Part 2: Facebook Pay-Per-Click Advertising Traps for Health & Wellness Businesses

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In part 2 of our series on PPC advertising traps for health clubs, we focus on the unique traps that our industry faces when advertising on Facebook.

If your health club’s advertising crosses paths with Facebook, you may have already encountered one or more of these “gotchas” to Facebook, and social media advertising in general.


Despite the lack or laxity of rules pertaining to personal content, Facebook advertisers must actually conform to no fewer than 29 policies on prohibited content and nearly a dozen types of restricted content. Here are just a few.

Most of the outright prohibitions, as with AdWords, should be quite obvious:

  • Ad content that violates community standards. This includes material that is disrespectful of individuals or groups based on race, ethnicity, national origin, religion, gender, gender identity, or advocates or depicts violent, sadistic or exploitative acts. Exceptions may be made occasionally — for instance, for ads advocating against such behaviors — but these topics are “third rails” and touching them is at the advertiser’s peril.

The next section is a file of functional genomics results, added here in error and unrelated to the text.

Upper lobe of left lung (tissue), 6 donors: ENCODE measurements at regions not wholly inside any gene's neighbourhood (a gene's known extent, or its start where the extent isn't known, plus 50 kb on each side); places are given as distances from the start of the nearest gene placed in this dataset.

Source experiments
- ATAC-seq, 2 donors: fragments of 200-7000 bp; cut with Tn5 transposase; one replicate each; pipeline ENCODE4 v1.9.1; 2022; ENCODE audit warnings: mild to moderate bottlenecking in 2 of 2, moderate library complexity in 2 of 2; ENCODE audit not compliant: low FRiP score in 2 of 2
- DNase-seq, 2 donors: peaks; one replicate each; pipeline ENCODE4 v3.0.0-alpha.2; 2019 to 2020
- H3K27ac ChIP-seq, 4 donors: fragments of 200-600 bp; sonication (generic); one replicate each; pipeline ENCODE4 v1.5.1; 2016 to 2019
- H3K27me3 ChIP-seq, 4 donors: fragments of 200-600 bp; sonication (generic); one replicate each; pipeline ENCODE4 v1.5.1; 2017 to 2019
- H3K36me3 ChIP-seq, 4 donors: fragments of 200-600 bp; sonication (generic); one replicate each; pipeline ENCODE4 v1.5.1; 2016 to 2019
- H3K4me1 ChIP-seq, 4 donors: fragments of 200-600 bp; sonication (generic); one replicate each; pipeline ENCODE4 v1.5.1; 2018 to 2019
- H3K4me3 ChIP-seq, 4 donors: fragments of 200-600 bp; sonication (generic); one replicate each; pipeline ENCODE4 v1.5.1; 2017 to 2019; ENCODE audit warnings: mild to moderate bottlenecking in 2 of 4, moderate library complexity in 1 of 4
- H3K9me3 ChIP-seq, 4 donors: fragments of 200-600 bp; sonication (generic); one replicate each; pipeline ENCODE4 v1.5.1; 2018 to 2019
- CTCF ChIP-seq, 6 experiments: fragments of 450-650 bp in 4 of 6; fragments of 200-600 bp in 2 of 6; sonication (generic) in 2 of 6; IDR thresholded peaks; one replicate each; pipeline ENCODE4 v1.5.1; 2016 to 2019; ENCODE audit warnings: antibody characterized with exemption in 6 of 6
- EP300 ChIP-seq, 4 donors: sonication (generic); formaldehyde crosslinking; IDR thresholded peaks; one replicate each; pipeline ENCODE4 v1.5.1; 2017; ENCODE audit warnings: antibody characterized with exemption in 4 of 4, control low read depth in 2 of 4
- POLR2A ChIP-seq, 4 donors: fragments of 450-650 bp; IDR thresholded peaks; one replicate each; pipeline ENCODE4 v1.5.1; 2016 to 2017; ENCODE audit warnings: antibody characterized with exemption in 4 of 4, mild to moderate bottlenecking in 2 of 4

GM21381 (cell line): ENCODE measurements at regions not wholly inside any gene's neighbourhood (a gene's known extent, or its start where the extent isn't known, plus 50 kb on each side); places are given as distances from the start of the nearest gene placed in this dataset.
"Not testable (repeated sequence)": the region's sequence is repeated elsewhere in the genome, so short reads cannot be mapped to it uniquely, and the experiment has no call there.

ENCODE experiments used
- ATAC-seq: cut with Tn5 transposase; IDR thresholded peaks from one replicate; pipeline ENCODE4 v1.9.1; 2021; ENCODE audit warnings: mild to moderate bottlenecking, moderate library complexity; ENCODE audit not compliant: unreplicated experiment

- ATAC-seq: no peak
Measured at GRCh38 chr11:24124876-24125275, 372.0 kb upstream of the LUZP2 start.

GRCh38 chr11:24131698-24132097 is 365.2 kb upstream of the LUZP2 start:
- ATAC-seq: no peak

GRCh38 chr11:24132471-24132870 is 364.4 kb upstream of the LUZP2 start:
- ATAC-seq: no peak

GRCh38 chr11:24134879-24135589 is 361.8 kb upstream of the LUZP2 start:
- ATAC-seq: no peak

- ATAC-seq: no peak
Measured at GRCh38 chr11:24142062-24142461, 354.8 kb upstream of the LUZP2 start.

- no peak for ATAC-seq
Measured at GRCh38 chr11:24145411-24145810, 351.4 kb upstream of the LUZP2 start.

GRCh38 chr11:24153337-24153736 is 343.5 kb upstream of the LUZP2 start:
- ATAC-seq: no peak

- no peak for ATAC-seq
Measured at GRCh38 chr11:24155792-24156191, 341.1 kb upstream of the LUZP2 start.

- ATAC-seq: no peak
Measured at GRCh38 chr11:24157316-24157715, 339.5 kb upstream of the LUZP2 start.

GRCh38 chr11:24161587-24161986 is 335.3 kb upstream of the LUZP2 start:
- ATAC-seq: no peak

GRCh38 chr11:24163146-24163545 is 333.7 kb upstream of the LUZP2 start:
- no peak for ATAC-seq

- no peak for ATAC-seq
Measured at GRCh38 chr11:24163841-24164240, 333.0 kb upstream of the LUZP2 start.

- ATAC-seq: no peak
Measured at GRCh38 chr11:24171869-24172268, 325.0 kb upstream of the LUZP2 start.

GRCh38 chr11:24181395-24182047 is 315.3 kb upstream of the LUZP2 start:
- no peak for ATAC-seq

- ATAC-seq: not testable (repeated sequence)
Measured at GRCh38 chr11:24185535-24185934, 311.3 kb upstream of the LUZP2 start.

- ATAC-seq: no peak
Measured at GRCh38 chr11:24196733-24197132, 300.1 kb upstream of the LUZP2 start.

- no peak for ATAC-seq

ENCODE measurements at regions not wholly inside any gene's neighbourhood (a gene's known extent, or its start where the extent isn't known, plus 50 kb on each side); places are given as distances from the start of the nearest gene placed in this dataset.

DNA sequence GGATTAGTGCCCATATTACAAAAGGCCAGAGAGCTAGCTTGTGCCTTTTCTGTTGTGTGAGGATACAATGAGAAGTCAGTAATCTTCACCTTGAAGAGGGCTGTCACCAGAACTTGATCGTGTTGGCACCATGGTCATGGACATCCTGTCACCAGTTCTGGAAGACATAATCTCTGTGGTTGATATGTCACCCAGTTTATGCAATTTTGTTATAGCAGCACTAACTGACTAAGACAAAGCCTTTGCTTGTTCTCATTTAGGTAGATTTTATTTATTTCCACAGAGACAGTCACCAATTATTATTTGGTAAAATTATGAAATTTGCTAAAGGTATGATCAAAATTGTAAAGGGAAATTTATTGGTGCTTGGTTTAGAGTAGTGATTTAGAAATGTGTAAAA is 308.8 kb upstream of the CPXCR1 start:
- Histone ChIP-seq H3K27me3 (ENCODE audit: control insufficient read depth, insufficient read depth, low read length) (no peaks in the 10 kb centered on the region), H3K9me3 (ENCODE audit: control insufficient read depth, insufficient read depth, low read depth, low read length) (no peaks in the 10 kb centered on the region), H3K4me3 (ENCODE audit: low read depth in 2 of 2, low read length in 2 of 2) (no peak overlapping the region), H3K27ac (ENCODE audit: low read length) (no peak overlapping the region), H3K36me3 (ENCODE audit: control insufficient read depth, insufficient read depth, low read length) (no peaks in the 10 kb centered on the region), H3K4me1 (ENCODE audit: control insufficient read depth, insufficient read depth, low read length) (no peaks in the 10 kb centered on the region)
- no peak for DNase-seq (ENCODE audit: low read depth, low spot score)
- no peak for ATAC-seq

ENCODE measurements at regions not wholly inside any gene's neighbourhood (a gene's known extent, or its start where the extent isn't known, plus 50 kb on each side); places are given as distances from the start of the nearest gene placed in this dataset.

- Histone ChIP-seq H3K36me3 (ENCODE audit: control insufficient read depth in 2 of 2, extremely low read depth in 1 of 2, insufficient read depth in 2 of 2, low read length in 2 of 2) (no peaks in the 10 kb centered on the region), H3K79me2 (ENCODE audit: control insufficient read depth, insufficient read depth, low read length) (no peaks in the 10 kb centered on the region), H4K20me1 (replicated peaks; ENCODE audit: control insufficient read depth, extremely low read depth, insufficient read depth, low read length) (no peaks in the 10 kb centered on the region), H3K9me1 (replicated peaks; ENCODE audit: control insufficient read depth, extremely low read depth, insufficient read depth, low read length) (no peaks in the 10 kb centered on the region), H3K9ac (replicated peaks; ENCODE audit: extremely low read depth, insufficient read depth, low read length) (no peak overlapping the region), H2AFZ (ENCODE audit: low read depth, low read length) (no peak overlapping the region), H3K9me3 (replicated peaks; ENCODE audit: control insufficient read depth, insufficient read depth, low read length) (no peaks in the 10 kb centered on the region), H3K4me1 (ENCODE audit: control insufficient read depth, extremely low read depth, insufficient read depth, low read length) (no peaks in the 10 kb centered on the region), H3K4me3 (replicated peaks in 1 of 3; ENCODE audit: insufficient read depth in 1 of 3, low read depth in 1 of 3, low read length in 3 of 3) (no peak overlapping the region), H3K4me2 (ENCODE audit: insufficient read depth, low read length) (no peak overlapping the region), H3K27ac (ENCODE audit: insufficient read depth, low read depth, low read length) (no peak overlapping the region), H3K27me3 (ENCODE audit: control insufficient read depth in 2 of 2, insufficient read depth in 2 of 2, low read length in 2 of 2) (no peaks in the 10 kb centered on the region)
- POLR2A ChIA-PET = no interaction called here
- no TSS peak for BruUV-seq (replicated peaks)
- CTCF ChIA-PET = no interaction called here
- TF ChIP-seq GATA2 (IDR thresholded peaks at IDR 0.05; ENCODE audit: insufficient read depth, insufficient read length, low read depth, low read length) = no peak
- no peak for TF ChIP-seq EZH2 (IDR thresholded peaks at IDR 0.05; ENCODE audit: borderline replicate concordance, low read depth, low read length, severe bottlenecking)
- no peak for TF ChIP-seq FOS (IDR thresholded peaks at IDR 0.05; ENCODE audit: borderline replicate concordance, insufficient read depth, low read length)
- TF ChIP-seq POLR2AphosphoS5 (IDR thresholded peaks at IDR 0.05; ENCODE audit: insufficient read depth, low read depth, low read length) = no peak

• Ads containing profanity. 
  • Ads containing deliberate grammatical or spelling errors intended to circumvent content filters (see our article on the similar guidelines for AdWords).
  • Illegal products or services. Typically things like narcotics and prostitution, adult products or services, illicit drugs, misuse of prescription drugs, etc.; but also includes ads for products or services that are unsafe, exploitative, or misleading.
  • Counterfeit products or services, no matter how legal or allowable the legitimate version would be.
  • Tobacco products, weapons, ammunition, or explosives. 
  • Ads that infringe on copyrights and intellectual property rights. It’s a best practice anyway to stay away from referencing other brands directly. Your ad is about your business, not theirs!

Some are less obvious.

  • Nudity or other overtly sexual content. Nudity below the waist is generally forbidden in Facebook advertising. Most smart businesses shy away from using nudity to sell anything, but in the advertising world — and especially in health club advertising — the appeal of a well toned, athletic body is part of why fitness sells. And sometimes, if it’s appropriate to the subject being advertised, Facebook may deem it OK to show a mother breastfeeding an infant. But as we wrote in our segment last month on Google AdWords search and display advertising, zooming in on tight butts or well-endowed busts is a surefire way to get your ad disapproved.